It is in this ambience that the extended workforce will truly flourish. Research shows that diversity within an organisation is the core competency for successes. The ability to manage diverse teams whilst respecting a variety of cultures will be the pivotal factor that will enable organisations to redefine efficiency in this new paradigm.

Taking these parameters into consideration, a hypothesis of the future workplace begins to emerge: We will increasingly be immersed in a workplace comprised of formal employees, consultant partners and a global grid of contractors, all working in tandem with the public to provide innovative solutions to the needs of the future.

Not only will this change the way we work, it was also lead to the creation of new jobs. A study initiated by the Institute for the Future, summarises a few of the future jobs that will be at our disposal:

Fanfare jobss__1406548708_141.194.8.62

An element of commonality in all these jobs is the manifestation of our inherent capacity to adapt and make sense of the environment around us. In other words, our ability to think. Yet, it is often seen that this fundamental ability is often ignored in the current educational system. Or is that about to change?

A revision of our educational system:

In 2013, Sugata Mitra won the TED prize for his talk on Self Organized Learning Environments (SOLE). Mitra highlighted that the current education system was ‘manufactured’ 300 years ago, in order to address the needs of the industrial revolution.  His talk resonated the elemental need to develop the elements of creativity, intelligence and insight in our current education systems, which were also expressed by another education legend Sir Ken Robinson in an earlier TED talk.

The point that both these educators were trying to convey was that the trail of monotony found in the current education system, and its emphasis on teaching students to be capable of doing repetitive tasks robs us of our capacity to self-learn and thus our creativity in the process.

Apart from this grim reality is the fact that the current education system is a costly business. Students doing a Bachelors or a Master’s Degree end up incurring vast sums of debt. The reasons for the high costs are quite stark. Degrees have become an exclusive commodity, the price of which is fuelled by low admission rates, well qualified students, the promise of high starting salaries and a clamouring sea of applicants.

To render the situation even more macabre, the skills learnt at school are not in unison with the needs of the changing workplace. At a time when innovation is the mantra in most organisations, the skills learnt by these students are not always in cohesion with the required skills of the future workplace.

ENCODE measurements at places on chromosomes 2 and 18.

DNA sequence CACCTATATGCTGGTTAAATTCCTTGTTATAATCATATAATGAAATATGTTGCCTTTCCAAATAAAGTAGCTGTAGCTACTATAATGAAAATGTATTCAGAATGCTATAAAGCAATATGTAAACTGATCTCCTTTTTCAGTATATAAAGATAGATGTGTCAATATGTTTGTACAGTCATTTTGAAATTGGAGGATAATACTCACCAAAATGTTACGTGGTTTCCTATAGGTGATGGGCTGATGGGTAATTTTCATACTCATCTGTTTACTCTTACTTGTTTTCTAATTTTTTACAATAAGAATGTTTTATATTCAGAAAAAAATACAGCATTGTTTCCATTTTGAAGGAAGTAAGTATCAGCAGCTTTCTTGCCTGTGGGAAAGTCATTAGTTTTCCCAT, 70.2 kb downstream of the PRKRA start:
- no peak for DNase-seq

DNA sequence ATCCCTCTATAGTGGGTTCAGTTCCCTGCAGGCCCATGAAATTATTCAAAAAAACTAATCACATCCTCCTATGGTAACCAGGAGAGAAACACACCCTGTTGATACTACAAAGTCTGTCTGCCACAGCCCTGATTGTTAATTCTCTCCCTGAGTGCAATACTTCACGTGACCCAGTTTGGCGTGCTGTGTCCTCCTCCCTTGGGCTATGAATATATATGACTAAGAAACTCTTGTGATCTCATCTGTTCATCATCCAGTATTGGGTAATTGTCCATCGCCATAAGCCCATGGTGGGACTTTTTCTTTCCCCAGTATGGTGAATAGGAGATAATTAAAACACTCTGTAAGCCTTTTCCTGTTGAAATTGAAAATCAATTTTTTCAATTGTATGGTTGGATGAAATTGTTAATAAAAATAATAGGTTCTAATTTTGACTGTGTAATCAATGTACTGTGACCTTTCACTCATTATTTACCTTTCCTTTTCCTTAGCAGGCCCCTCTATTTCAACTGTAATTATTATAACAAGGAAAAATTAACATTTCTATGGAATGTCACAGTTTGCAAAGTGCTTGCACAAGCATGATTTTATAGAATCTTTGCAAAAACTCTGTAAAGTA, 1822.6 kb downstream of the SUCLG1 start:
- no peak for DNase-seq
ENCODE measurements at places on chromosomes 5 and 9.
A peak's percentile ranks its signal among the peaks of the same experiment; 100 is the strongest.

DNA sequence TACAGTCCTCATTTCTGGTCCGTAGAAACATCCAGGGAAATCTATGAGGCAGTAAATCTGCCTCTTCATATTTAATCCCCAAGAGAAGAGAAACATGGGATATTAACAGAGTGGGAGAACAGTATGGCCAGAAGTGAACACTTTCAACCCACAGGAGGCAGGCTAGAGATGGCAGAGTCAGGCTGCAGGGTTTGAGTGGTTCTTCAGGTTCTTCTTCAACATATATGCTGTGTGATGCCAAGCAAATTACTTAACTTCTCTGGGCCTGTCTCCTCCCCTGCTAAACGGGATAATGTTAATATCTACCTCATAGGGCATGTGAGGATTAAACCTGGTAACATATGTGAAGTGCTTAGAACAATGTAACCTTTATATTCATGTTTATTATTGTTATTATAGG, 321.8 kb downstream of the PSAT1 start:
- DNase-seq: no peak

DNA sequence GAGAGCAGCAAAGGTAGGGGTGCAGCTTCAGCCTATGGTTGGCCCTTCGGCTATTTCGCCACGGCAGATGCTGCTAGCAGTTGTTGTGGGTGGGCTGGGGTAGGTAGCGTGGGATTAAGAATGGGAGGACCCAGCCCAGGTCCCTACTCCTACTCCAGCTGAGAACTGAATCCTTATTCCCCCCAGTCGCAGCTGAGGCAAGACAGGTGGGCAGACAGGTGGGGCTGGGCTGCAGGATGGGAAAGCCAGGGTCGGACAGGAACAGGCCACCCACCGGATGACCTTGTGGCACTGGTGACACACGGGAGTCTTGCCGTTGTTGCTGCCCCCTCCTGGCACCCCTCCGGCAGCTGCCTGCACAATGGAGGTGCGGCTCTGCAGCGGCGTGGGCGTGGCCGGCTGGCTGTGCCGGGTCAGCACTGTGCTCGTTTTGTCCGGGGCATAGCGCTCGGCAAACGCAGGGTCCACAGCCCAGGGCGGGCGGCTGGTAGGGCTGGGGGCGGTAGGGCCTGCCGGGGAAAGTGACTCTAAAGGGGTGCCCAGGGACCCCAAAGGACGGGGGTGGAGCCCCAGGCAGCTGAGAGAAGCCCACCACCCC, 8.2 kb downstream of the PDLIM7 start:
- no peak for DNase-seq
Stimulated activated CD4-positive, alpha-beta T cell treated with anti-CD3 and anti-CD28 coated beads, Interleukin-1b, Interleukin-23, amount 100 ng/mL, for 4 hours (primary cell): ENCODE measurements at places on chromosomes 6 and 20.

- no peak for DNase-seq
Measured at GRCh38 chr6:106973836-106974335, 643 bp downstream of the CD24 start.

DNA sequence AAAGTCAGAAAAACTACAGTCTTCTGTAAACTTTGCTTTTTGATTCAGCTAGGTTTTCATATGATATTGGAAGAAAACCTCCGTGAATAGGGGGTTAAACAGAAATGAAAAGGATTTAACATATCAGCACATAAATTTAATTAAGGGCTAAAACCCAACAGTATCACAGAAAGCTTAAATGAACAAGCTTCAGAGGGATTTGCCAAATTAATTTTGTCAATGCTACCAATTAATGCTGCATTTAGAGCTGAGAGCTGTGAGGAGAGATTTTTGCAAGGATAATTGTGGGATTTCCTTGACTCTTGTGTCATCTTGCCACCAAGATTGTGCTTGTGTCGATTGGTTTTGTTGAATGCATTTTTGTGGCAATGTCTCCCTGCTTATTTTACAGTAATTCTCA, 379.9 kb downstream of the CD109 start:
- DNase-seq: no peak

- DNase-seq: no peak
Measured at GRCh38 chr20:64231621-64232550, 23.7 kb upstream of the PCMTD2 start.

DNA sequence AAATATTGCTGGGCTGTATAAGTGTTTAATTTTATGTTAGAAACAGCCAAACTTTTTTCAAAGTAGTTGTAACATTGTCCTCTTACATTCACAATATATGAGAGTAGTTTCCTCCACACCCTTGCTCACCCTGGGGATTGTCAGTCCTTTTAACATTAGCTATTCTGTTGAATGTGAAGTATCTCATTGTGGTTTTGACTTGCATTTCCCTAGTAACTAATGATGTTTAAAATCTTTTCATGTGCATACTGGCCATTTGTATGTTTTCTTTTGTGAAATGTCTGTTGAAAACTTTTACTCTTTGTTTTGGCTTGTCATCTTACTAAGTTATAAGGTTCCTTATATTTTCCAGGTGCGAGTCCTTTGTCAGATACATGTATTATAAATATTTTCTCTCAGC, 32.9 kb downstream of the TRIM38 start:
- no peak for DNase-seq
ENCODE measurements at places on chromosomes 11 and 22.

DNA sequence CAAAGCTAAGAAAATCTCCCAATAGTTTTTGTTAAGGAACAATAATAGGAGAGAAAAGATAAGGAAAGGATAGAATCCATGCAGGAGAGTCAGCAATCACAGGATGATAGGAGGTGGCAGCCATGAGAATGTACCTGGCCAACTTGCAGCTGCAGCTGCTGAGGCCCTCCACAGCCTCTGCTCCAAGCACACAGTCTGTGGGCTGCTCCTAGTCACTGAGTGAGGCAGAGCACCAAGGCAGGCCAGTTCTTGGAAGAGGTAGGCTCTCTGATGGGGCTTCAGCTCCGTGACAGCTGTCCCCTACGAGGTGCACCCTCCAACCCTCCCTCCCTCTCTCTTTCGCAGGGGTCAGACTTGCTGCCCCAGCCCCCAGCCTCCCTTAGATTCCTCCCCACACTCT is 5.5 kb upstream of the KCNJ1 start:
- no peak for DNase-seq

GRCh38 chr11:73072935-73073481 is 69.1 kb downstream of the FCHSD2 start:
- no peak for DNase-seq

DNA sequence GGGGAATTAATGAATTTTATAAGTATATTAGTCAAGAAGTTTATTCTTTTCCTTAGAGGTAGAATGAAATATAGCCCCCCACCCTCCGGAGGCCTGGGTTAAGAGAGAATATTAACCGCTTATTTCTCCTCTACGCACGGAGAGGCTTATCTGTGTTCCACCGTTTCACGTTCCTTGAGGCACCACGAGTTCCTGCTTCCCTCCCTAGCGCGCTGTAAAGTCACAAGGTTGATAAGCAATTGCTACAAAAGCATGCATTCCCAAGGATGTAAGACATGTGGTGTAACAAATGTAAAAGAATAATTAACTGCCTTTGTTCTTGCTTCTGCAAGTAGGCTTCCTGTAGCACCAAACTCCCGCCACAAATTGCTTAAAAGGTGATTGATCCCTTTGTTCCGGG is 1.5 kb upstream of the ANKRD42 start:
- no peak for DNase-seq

As mentioned above, the workplace of the future, is going to be one in which the extended consultant will play a crucial role. In hiring these consultants, companies will ask a single question…Who is the best person for the job? Hence, the begetting question that we need to ask ourselves is how do we become the best person for a task? Would it be asinine to contemplate that only experts would have a chance of establishing themselves in this new ambience?

I argue that this will not be the case. The solution evidently lies in our education system. Our education system needs to be overhauled only from an economic standpoint, but also in terms of its pedagogy and the variation of subjects, as exemplified by the Jobs of the Future infographic.

Fortunately for us, educators and innovators are already taking a step in this direction.

 Evolution in the education system:

As with the previous section of this article, it would be useful to relook our education system, in order to determine what are the game changing methods and technologies being considered today. Just as technology is giving the workplace a facelift, education, thankfully as well, has not been spared.


The biggest game changer in the education system is the development of Massive Open Online Courses or MOOCs. A  MOOC is primarily defined by 4 attributes:

The advantages of this new method of online teaching are multi-fold:

  1. There is a reduction of fee’s and an increase in outreach of courses.
  2. Students can now learn most of mechanical subjects at their own pace and without the need of expensive faculty.
  3. As most MOOCs also have forums that are created by the students, they can now gain an experience in learning collaboratively and develop their contacts and networks.
  4. Employees can now see graduates as co-workers or entrepreneurs, rather than ill-prepared assembly line workers in a knowledge economy.

As a direct consequence, MOOCs also allow faculty to concentrate more time on their research. Hence, instead of paying for research, via student fees, a greater allocation of funds can now be siphoned towards research thus reforming the cost structure at universities.

A research report by the Wharton School further shows concrete evidence to this breakthrough. While the current annual cost of creating a journal amounts to approximately $400,000, the cost of creating a MOOC, which allows for a greater reach, is about $11.20 per completing student. Not only does this encourage us to rethink the cost structure at schools, it also allows us to reconsider the productivity and contribution levels of academics to society.


As the Internet of Things moves towards the Internet of Everything, the evolution in technology is creating a dearth of technical skills. In a recent report by the McKinsey Global institute, it was stated that by 2018 the United States alone might face a 50%-60% gap of between the supply and demand of people with an advanced training in data analysis, statistics and machine learning.

As the need for specialists in the fields of data mining, cognitive computing, web based services and content curation begin to increase, the public sector is now entering the field of education providing short courses in the form of Nano-Degrees. The leader in this domain is Udacity, which is currently providing Nano-degrees in Front-end and Back-end Web Development, iOS development and Data analysis.